Each day, we would spend time with the site on our individual explorations first, and after that, we would share about the experiences. The movers’ individual time varied substantially. I could often observe one mover experiencing a deeply emotional hug with a tree whilst another one was hopping about in cheer. Well into the midst of the process, I could also notice that they were individually creating recognizable paths of experience for themselves and every time they entered the forest, they were building on continuations from their last session too.

Sofia was interested in discovering the place through the lens of physical interaction, and played with balancing a lot. Her discoveries were inspired by aspects of light and playfulness of the site, and her movement expression built on fairy-like qualities.

Figure 12.2 Forest Within (Collage 2) – Countesswells Woods, Aberdeen, Scotland

Shayne, on the other hand, dived deep into the psychological navigating with getting lost, scavenging, sequencing, and finding her own sense of rooting and supporting herself.

Figure 12.3 Forest Within (Collage 3) – Countesswells Woods, Aberdeen, Scotland

And Laura happened to find a lot of movement inspirations in sounds and exchanging them with the forest. Her creature-like lightness of heart brought a lot of co-creation with the ground through burrowing and touch. Visible in many heart-warming expressions, her own presence on site and ways of belonging to the forest became a subject of her reflections.

Figure 12.4 Forest Within (Collage 4) – Countesswells Woods, Aberdeen, Scotland

For all three movers, working with leveraging the feeling of sadness was a strong compass, alongside working with attentive listening, breathing and sounding. Indeed, the responsive acoustics of the forested spaces have been very present. The feedbacking echoing was there, and so were the imaginary associations about the stumps being both the theatre seats and/or the soundful drums. The living company.

The slippery, the dark, the dangerous, the playful, the strange, the joyful, the daunting and the sorcerous… the site offered us the experiences beyond our expectations. Tapping into a more animalistic side of ourselves was definitely part of being open, in movement, to all that experience. The agency of the forest and its own history blended into the many shades of our personal paths. Consequently, self-reflection became something much richer than a self-talk. We became a shared story too, in which the forest was not just the background to the unfolding events seen in movement but the very movement itself.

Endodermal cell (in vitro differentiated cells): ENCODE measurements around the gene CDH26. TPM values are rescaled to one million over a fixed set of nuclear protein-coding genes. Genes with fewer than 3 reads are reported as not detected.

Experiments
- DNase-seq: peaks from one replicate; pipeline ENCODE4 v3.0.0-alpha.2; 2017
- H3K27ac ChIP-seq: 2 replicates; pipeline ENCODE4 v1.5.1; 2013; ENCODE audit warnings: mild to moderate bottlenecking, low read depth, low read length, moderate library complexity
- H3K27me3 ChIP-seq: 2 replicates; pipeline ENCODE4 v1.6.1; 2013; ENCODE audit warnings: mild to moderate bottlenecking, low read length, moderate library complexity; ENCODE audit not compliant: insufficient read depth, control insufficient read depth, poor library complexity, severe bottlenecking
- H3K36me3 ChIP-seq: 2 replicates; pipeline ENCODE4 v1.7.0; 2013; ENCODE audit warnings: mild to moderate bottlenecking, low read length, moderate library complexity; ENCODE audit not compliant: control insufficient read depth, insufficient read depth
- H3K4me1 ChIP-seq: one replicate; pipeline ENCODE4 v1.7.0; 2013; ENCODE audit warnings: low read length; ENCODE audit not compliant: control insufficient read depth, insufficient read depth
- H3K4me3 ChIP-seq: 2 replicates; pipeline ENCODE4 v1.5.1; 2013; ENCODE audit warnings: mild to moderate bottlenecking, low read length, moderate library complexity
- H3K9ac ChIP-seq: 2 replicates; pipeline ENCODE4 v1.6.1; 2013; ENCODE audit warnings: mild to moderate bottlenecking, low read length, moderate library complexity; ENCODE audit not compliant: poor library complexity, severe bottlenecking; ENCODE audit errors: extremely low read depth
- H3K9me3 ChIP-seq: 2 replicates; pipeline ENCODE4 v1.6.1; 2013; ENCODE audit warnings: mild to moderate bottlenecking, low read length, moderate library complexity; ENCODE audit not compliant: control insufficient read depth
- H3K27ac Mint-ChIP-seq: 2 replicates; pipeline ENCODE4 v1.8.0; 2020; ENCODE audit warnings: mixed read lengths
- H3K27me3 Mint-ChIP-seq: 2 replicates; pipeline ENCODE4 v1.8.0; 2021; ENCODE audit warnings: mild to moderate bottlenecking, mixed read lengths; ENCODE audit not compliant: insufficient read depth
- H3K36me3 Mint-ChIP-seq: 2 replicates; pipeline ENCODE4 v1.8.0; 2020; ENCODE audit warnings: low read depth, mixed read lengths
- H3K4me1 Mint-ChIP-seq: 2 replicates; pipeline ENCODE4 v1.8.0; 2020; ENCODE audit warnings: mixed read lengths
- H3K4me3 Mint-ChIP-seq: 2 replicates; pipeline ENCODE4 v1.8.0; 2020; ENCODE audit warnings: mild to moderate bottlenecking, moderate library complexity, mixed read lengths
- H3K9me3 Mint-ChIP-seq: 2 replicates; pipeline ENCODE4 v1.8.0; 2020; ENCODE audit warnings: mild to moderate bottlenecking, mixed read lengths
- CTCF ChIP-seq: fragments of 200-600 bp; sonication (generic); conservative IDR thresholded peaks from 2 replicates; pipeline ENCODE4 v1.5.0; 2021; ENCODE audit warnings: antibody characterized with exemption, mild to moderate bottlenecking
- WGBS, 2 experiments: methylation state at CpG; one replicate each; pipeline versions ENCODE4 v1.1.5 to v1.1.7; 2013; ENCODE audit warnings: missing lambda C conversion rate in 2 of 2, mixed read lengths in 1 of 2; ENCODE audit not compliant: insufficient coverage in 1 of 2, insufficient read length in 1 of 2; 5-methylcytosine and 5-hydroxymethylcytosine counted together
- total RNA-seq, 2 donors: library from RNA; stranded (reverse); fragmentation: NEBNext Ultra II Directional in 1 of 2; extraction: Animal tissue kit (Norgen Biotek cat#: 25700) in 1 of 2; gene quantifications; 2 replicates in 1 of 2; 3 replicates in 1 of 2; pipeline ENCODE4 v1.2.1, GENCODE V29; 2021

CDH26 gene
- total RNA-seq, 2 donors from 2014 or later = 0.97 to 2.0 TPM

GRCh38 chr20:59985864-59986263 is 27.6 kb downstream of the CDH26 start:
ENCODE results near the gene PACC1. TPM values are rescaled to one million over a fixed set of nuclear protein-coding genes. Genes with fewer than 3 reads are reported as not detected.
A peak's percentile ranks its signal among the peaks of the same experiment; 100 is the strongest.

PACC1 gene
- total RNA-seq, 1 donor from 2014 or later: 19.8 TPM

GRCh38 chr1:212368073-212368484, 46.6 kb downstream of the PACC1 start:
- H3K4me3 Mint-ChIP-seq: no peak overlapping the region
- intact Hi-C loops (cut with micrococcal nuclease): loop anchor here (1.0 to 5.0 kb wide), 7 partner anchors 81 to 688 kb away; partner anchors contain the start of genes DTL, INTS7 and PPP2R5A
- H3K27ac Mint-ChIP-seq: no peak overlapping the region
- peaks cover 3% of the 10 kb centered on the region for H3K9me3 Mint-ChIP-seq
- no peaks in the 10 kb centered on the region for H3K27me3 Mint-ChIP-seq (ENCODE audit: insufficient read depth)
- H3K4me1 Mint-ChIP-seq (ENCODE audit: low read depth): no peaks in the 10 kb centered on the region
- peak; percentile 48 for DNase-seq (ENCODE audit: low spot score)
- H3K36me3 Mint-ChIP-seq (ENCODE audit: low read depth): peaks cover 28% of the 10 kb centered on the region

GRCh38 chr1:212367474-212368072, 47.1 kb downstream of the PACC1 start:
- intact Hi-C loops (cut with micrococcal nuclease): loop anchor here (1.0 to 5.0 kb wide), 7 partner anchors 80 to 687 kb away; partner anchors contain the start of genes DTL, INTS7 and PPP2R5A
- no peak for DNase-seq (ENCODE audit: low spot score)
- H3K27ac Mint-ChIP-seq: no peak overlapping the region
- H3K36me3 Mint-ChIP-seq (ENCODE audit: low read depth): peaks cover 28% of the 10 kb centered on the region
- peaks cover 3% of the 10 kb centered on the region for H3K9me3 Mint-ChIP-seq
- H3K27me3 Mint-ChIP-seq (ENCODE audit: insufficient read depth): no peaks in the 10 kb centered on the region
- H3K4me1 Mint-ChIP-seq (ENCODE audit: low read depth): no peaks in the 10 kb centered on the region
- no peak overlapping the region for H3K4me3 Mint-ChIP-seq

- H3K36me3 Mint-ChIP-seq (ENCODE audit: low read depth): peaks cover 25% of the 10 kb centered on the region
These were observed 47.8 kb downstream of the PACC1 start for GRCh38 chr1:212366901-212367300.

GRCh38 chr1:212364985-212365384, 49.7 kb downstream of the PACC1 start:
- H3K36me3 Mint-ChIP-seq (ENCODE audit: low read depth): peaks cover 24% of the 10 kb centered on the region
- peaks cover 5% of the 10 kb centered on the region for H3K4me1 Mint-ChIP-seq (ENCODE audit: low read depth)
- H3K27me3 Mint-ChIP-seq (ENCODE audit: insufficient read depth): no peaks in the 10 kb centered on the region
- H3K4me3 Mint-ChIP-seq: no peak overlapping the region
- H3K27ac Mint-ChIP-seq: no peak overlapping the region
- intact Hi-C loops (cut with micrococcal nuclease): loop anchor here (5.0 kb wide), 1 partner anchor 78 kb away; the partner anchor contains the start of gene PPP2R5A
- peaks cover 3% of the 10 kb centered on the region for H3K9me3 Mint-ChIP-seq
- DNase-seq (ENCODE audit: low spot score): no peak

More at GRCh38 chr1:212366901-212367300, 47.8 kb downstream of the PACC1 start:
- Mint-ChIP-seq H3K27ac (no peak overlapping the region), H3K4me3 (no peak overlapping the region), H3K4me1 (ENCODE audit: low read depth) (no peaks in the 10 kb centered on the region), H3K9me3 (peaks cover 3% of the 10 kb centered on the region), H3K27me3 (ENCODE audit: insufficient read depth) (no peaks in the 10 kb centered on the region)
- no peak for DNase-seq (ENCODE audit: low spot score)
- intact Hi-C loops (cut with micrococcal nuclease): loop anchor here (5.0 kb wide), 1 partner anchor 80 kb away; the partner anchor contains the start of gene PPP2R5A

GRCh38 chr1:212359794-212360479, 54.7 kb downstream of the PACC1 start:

Hugs, nesting, shuffling with feet, rolling on the moss, swinging on the branches, spatial illusions, and the wild magic of childish trust… the forest offered never-ending possibilities of growing within us, as a playfully living presence, while deepening our comprehension about its inconclusive contexts and about life entanglements we share. We all are exposed to life’s weathering, we felt. Both roughness and cruelty depend on the presence of beauty and kindness.

Co-creating with the Forest

These are one of the lessons we have learnt from the time co-created with the forest. We now understood a lot more, by experiencing it. Did the forest learn anything new about or from us too?

Relationship to place, Andrea Olsen writes, ‘is a process of assimilation, without which there can be no understanding. It is through our interaction with specific landscapes and environments that our movement patterns, perceptual habits and attitudes have been formed. As we reflect on the places that have shaped our lives, we recognize that body affects place and place affect body in a constant process of exchange.’[ii]

Participation, Olsen continues, ‘is the connecting link to our awareness’.

Our life-long learning then, to sum up this experiential story here, might often go beyond words or concepts. And so, going back to breathing, together with the forests, and allowing any gentle moving or walking in appreciation and sensuous response might just be the most meaningful sign of mindful comprehension about the fact that forests live within us as much as we live in and amongst the forests.

Breathe in and breathe out again. Let us keep sharing through life’s simplest offerings.

Comprehending through feeling into the qualities of breath asks only for offering it a little time, as our daily practice of celebrating togetherness.

An Invitation...

We invite you to watch our film, Forest Within, freely available using this link.

How does your knowledge and understanding of the process of the film’s creation affect and impact your viewing experience? How does it make you feel about your local forest? How can you engage in a process of creative co-creation with your natural environment?

As always, please feel free to share this post with others and connect with us via our Facebook page or through the comments.


[i] The phrase to ‘feel think’ relates to the methodology of ecosomatic movement education called Felt Thinking in Movement as developed and taught by Dr Anna Dako and further described in her upcoming book on Dances With Sheep – On RePairing Human-Nature Condition in Felt Thinking and Moving towards Wellbeing (forthcoming in 2022, Intellect Books) [ii] Andrea Olsen, Body and Earth: An Experiential Guide (Middlebury College Press: University Press of New England 2002), 3.